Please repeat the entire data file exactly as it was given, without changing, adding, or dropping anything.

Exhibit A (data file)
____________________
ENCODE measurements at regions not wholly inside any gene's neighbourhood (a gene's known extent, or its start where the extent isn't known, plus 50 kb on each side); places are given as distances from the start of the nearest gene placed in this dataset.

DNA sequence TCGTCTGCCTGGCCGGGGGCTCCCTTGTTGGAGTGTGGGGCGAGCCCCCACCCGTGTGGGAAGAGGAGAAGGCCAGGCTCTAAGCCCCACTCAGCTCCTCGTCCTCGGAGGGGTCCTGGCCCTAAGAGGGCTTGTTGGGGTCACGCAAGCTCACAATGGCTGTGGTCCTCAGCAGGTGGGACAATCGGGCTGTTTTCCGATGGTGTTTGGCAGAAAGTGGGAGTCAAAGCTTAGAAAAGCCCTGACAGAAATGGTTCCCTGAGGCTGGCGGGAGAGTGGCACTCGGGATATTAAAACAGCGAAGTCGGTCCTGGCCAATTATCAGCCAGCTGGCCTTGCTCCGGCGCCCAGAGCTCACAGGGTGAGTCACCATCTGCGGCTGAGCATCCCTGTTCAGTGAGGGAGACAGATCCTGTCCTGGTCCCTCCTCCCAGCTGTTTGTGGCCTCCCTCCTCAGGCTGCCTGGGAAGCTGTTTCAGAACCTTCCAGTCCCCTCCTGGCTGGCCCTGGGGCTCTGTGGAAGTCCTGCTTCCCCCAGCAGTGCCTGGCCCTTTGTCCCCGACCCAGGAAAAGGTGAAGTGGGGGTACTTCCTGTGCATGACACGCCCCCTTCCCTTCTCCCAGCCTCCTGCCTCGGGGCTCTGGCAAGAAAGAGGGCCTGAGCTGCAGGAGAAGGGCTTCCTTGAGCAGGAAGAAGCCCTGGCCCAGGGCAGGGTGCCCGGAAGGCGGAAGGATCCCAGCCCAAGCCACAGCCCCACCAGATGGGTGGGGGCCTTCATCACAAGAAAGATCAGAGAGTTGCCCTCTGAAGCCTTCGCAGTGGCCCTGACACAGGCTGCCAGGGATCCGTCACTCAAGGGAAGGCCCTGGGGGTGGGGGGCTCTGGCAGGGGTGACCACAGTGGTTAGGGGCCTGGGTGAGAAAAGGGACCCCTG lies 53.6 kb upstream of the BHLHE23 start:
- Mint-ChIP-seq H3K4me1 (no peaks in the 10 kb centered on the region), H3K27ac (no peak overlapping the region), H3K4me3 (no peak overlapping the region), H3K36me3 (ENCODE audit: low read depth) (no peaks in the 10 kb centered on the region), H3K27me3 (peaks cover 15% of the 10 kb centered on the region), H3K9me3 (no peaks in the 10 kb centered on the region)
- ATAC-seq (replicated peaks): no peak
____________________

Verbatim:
ENCODE measurements at regions not wholly inside any gene's neighbourhood (a gene's known extent, or its start where the extent isn't known, plus 50 kb on each side); places are given as distances from the start of the nearest gene placed in this dataset.

DNA sequence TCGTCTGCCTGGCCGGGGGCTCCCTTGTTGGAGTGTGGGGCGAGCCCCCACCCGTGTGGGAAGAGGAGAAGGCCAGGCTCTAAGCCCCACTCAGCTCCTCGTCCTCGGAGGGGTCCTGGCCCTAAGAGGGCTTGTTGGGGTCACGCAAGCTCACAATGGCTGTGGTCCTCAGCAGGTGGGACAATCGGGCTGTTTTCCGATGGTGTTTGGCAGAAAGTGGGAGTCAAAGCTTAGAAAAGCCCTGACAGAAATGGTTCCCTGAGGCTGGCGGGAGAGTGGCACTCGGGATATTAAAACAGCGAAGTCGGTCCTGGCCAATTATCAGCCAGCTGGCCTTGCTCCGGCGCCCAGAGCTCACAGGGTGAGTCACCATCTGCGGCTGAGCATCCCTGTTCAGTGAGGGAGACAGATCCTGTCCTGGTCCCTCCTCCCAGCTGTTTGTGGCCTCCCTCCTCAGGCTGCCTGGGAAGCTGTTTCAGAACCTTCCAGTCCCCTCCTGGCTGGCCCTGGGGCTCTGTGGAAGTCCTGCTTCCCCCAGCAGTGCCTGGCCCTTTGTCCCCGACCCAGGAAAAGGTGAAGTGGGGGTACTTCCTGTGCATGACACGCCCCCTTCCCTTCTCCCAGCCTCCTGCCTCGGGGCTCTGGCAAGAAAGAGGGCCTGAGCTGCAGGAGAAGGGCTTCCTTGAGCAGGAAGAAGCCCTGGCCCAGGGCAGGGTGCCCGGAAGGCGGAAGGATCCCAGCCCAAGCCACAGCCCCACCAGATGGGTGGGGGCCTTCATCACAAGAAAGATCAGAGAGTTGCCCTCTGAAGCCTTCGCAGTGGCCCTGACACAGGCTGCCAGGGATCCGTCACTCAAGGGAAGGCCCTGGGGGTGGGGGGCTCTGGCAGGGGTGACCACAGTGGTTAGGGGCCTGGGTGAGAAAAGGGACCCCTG lies 53.6 kb upstream of the BHLHE23 start:
- Mint-ChIP-seq H3K4me1 (no peaks in the 10 kb centered on the region), H3K27ac (no peak overlapping the region), H3K4me3 (no peak overlapping the region), H3K36me3 (ENCODE audit: low read depth) (no peaks in the 10 kb centered on the region), H3K27me3 (peaks cover 15% of the 10 kb centered on the region), H3K9me3 (no peaks in the 10 kb centered on the region)
- ATAC-seq (replicated peaks): no peak